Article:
In the Prime of Their Lives
Distributors reap profits in this growing label niche
By Erik Cagle
Coca-Cola, Nike, Nintendo, IBM--all are megacompanies that consumers can readily identify by name. Their products and reputations are world renowned.
But what about companies that aren't as established, that sell their products or services on a smaller, perhaps regionalized scale? What distinguishes the product of Small Company A from the product of Small Company B?
Judging a book by its cover
Most consumers won't scratch the surface beyond the prime label adorning a product. And that's just fine with John Shanley, president of Labels West, Woodinville, Wash., whose company's specialty is prime labels.
"A penny more spent on the label to dress it up can mean a dime more on the cost of the product," Shanley said.
"Other than name-brand pro-ducts, consumers are going to go with the product that has the fancier label. It's easy to justify the expense of a high-quality prime label," he added.
A prime label is the main focus of the product it will be applied to, according to Shanley. Typically, he said, the label is identifying a retail item, such as a jar of jam on a supermarket shelf.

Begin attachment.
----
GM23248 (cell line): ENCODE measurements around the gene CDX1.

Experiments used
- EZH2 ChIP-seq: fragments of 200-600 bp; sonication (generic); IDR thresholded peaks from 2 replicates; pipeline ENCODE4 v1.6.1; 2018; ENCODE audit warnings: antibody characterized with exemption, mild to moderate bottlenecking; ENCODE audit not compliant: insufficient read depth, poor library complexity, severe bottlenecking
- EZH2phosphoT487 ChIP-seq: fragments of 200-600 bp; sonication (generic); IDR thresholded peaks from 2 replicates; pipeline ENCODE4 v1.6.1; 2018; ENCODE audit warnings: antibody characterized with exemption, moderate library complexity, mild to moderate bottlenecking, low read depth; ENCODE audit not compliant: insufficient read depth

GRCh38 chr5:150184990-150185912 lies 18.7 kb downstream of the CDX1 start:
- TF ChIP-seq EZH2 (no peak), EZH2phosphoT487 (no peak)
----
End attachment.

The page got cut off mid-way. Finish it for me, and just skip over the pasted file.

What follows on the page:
While these labels do contain useful information such as nutritional value, their main goal is to work the product's way into your shopping cart.
As common as prime labels are in the retail environment, there are relatively few distributors challenging the market.
Shanley believes some distributors may feel a bit intimidated about dealing with prime labels.
"Typically, it involves color and more intricate work on the design end," Shanley said. "There are a lot less companies out there that can do high quality. With a smaller amount of players, you can get high margins.
"The typical distributor is trained by a major manufacturer to sell business forms," he added. "As soon as you make the jump to a label that's going to be a piece of art, not just information, there's a lot more room for error. It's perceived to be more difficult, but its ink on paper, not rocket science."